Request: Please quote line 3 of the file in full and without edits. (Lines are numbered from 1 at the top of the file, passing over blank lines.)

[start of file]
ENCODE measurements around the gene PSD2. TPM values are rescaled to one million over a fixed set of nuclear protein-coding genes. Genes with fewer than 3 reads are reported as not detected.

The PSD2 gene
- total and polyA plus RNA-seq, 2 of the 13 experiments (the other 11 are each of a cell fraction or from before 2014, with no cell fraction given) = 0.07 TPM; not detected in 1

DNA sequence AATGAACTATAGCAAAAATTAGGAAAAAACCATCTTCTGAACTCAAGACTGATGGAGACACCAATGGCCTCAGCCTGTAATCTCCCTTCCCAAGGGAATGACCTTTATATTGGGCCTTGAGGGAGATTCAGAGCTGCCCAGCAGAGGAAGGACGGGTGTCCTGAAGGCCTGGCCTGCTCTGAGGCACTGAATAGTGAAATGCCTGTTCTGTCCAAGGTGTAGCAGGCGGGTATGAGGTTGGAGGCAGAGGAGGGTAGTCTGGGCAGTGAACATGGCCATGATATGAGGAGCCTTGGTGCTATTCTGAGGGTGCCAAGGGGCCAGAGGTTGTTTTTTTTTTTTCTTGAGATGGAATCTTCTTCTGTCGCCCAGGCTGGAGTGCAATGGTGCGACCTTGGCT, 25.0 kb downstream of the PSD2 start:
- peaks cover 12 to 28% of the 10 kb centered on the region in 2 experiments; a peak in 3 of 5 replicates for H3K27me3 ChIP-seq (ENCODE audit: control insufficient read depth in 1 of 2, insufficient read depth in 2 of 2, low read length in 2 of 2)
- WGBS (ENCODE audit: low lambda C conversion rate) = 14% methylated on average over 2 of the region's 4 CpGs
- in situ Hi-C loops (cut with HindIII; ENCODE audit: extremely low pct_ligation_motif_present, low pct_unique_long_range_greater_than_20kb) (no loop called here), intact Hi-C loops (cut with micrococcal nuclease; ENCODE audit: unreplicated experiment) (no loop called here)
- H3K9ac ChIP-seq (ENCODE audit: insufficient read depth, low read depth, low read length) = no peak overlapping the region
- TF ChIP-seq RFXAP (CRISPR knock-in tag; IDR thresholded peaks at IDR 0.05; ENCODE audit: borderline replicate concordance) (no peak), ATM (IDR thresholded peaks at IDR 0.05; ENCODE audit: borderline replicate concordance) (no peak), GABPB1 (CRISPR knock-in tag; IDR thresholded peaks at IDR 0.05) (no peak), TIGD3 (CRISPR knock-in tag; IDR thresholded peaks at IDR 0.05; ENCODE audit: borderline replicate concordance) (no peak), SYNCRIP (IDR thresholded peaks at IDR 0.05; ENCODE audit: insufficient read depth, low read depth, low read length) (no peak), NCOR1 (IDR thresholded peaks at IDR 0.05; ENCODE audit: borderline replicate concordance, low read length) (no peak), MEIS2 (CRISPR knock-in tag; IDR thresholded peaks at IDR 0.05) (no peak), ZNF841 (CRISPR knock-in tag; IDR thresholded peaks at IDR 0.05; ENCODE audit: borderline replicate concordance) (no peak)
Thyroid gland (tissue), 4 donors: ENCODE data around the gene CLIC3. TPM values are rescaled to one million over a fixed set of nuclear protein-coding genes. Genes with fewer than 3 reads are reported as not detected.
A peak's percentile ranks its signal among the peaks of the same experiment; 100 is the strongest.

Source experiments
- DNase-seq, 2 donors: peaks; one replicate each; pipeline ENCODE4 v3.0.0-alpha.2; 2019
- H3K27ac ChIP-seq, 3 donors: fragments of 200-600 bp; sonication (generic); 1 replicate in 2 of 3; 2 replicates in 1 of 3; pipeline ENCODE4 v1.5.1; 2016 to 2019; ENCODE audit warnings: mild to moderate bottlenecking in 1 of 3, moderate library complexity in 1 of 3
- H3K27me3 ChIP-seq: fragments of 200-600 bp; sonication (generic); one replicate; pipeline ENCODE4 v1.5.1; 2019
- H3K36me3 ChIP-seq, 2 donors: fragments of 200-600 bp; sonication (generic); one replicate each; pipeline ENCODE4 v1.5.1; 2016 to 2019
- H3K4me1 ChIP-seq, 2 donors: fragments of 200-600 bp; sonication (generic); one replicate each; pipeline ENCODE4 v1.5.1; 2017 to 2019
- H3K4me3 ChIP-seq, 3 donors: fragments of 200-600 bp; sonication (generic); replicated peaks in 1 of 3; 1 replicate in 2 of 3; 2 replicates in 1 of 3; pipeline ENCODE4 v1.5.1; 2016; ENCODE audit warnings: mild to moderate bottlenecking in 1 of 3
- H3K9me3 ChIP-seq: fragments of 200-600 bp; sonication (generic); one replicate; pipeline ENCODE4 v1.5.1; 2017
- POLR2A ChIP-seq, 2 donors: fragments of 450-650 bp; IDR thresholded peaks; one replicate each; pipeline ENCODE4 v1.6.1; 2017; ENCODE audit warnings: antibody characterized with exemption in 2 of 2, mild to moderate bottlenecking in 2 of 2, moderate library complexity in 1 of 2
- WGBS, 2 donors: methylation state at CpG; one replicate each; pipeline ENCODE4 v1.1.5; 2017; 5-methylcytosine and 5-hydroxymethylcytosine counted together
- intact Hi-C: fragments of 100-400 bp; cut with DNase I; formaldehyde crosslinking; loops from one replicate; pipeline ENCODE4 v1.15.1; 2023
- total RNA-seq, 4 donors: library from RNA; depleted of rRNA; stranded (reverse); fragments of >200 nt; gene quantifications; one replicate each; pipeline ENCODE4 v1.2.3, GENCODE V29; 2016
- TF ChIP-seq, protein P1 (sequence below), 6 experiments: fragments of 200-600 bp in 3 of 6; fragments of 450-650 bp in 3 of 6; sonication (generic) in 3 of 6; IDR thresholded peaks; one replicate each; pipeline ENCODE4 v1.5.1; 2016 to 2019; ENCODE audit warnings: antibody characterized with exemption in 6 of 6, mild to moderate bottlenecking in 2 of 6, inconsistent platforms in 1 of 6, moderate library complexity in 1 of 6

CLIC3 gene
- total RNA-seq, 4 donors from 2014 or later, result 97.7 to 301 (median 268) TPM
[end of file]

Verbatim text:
- total and polyA plus RNA-seq, 2 of the 13 experiments (the other 11 are each of a cell fraction or from before 2014, with no cell fraction given) = 0.07 TPM; not detected in 1